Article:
Banal Blessings

June 18, 2004 | 2 comments

You’ll never win at conversation until, like me, you master the art of making each of your topics a Rorschach-blot in which your fancy can find the next topic and smoothly transition to it before your opponent can even decide which of the thriteen absurd things you’ve said is in the most plain error. It is in precisely that manner that my previous post on understanding blessings led to this post on banal blessings as day leads to night.

Well, then. A great many blessings are banal. Sure, sometimes they change lives. A close female relative became a computer programmer because her patriarchal blessing told her to. It was the last thing on her mind, as you might imagine. It did her no end of good. Sure. But what about all the other blessings that promise a temple marriage some day, or happiness if you live the gospel, or that God loves you? They all say that, and so do the scriptures and the talks and the Primary lesson manual even, and the question is, why do we need a blessing, a personalized communication from God, to tell us the standard things that are shouted from every page of the scriptures and thundered ( well not thundered, exactly) from the pulpit. Maybe some people don’t read their scriptures or pay attention in Church, maybe a LOT of people, but that can’t be the whole explanation, can it? After all, even the scriptures repeat themselves. Good chunks of the Doctrine and Covenants consist of the same blessing given to different people.

Eugene England says he got over being bored in church when he stopped looking for new truths and started getting intensely interested in whether the speaker believed in the old ones. Each repetitive testimony was a brand new link between him and the speaker. Ah, you believe too? You are my brother then.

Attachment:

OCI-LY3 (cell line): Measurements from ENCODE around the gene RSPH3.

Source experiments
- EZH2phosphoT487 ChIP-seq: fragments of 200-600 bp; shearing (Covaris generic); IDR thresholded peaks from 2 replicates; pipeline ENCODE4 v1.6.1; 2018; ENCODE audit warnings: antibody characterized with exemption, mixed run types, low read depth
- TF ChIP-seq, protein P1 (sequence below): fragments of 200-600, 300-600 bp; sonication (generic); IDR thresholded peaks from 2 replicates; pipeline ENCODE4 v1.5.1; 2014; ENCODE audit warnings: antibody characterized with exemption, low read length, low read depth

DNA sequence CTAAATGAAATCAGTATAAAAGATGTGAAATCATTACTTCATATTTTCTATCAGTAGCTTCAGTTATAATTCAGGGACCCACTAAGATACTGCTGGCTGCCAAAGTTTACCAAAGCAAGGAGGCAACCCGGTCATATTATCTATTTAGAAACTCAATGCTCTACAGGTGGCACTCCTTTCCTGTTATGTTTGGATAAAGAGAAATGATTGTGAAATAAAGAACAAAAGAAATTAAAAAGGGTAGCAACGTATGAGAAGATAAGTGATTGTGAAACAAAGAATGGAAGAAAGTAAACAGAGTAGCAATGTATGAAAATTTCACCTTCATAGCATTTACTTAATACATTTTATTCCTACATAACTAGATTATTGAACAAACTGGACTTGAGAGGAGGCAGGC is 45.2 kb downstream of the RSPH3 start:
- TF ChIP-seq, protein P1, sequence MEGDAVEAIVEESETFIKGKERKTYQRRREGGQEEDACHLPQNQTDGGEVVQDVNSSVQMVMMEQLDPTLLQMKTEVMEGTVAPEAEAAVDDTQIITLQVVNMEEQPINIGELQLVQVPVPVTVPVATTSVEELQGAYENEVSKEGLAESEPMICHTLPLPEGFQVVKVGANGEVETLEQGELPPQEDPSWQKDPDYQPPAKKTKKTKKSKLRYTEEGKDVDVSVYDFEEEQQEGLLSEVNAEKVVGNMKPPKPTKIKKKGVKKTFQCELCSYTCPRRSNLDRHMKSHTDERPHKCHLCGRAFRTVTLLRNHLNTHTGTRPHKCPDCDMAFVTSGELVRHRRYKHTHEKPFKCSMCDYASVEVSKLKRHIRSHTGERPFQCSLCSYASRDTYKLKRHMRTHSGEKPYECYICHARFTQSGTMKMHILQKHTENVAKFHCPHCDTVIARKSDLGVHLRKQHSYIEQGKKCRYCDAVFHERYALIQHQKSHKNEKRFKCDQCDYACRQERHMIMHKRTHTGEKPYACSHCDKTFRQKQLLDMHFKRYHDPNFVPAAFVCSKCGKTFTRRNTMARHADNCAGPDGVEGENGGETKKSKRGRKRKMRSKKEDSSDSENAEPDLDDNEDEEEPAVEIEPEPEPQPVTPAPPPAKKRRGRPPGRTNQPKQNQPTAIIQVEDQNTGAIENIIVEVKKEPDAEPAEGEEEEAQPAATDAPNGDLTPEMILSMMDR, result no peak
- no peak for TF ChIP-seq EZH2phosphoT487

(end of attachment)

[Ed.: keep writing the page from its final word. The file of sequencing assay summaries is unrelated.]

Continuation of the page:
I recieved a blessing two weeks ago. At the end of the blessing I was told over and over that the Father and the Son loved me very much. I knew it already–I can read the canon as good as you, you know–but to hear it from their own lips (or the lips of their servants, it is the same) . . . . I walked out of there full of wonder. Me? Me?

2 Responses to Banal Blessings

  1. Kingsley on June 18, 2004 at 8:23 pm

    Wittgenstein disliked long, rambling letters full of the latest gossip & intricate detail about the life of the writer: he liked short, to-the-point letters that contained very basic but fundamental expressions of love, concern, interest, e.g.:

    “Wittgensein: How are you? We think of you often. We are doing well, and keep you in our prayers. Love, X.”

    He often told of his need for such sentiments, how they had a curiously fortifying & pleasant impact on his soul. Just the basics: light & air: bread & wine.

    It is nice to hear these things from God from time to time, too.

  2. Grasshopper on June 19, 2004 at 9:03 am

    Is there a difference between “banal” and “common” or “shared”? I’m reminded of the letter Joseph Smith wrote to his uncle Silas:

    “I may believe that Enoch walked with God, and by faith was translated. I may believe that Noah was a perfect man in his generation, and also walked with God. I may believe that Abraham communed with God, and conversed with angels. I may believe that Isaac obtained a renewal of the covenant made to Abraham by the direct voice of the Lord. I may believe that Jacob conversed with holy angels, and heard the word of his Maker, that he wrestled with the angel until he prevailed, and obtained a blessing. I may believe that Elijah was taken to heaven in a chariot of fire with fiery horses. I may believe that the saints saw the Lord, and conversed with him face to face after his resurrection. I may believe that the Hebrew church came to Mount Zion, and unto the city of the living God, the heavenly Jerusalem, and to an innumerable company of angels. I may believe that they looked into eternity, and saw the Judge of all, and Jesus the Mediator of the New Covenant. But will all this purchase an assurance for me, and waft me to the regions of eternal day, with my garments spotless, pure and white? Or, must I not rather obtain for myself, by my own faith and diligence in keeping the commandments of the Lord, an assurance of salvation for myself? And have I not an equal privilege with the ancient saints? And will not the Lord hear my prayers, and listen to my cries as soon as he ever did theirs, if I come to him in the manner they did?”

    I don’t care if my blessing is just like somebody else’s — in fact, I hope for the same blessings Abraham received — because my blessing is mine.


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